Most people appreciate transparency in others, even if it scares the hell out of being transparent themselves.
For years I’ve told people I know absolutely nothing about cars. And that saves me a lot of conversations where I would be forced to nod my head and agree with something I know nothing about.
Take the examples that keep happening over and over and over.
You and I aren’t pure white. Neither are our products. We make mistakes. There are imperfections. Even Lexus make mistakes… Recognize, fess up, keep working at serving your client.
Let’s say July is traditionally your worst time to make sales and you’re desperate to increase your business during this period to help your cash flow. Make a special limited time offer.
Don’t be coy. Offer a special discount or a gift and say you’re doing so because it’s your “slow time” and you need to pay your staff anyway.
People then GET IT and THEN they will buy it because it MAKES SENSE.
Today KevinHogan DOT com celebrates it’s 5 millionth visitor. That’s pretty cool. I asked everyone what I should do. Maybe a special sale?
I don’t particularly like…”specials,” but I get that we are in a recession so, we’ll have a “special sale,” because it’s what everyone asked for. But talk about special. This is rare. As a rule, I think specials are not great for longer term business, unless there is a REALLY GOOD REASON.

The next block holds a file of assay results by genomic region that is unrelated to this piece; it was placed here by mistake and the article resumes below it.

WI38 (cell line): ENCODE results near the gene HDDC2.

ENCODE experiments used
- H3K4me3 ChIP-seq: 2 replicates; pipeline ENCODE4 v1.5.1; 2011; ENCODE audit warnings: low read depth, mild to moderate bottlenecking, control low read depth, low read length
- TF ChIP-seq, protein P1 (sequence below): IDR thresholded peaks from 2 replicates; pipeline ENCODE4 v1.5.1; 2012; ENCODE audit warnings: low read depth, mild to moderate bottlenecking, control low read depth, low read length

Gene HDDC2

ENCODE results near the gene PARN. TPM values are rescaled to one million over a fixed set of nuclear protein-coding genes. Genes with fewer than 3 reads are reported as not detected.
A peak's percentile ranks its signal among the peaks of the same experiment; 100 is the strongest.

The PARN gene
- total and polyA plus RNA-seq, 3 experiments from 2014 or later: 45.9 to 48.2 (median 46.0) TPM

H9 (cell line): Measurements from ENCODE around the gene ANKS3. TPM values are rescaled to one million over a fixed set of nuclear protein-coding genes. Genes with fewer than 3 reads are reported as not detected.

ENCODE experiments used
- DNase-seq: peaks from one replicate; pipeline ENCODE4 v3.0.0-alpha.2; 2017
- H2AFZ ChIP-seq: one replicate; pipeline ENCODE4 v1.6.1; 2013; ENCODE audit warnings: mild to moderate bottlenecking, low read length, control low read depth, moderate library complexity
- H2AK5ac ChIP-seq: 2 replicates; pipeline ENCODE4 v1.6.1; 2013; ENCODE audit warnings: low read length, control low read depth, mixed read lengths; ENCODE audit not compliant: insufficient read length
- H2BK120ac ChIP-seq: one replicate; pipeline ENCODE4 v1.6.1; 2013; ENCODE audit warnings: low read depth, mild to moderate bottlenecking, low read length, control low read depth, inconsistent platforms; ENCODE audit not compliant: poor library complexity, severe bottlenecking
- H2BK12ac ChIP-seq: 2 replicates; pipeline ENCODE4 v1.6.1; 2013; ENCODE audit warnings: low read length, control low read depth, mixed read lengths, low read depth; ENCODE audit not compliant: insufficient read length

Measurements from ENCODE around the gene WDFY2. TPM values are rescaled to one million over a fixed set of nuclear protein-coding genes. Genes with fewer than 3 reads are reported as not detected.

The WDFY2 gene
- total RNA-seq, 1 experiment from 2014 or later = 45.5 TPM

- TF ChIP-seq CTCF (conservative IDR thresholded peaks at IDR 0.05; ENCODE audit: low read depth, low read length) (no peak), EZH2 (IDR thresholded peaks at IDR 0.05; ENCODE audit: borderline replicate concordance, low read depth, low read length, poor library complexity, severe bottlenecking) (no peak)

The Order Department Fouled Up – Our customers wanted the X25 Mountain Bike, but Susan in our ordering department ordered the X26 and now we’re over-stocked on X26’s.
THAT is a good reason to have a “special.”
Where There’s Smoke, There’s A Sale – The fire in our warehouse damaged a lot of our merchandise, so we’re selling the good stuff for a lot less. We’d appreciate your help and are happy to give you a great price on moving out stuff we can’t sell at full price or get reimbursed for by insurance.
I know this probably goes against every grain of business sense, but I promise if you give people a good, true AND believable reason why you’re doing what you’re doing, they’ll love you for it. If you open up, they will, too — with open arms…and open wallets.
HOWEVER, all that said, don’t make up weird stuff out of thin air. Just be straight with your customer.
Whenever something is just a little “off,” or something seems too good to be true, all people want to know is…
What if you “sound to good to be true?”
Here’s the answer and here’s how to handle it. Continue-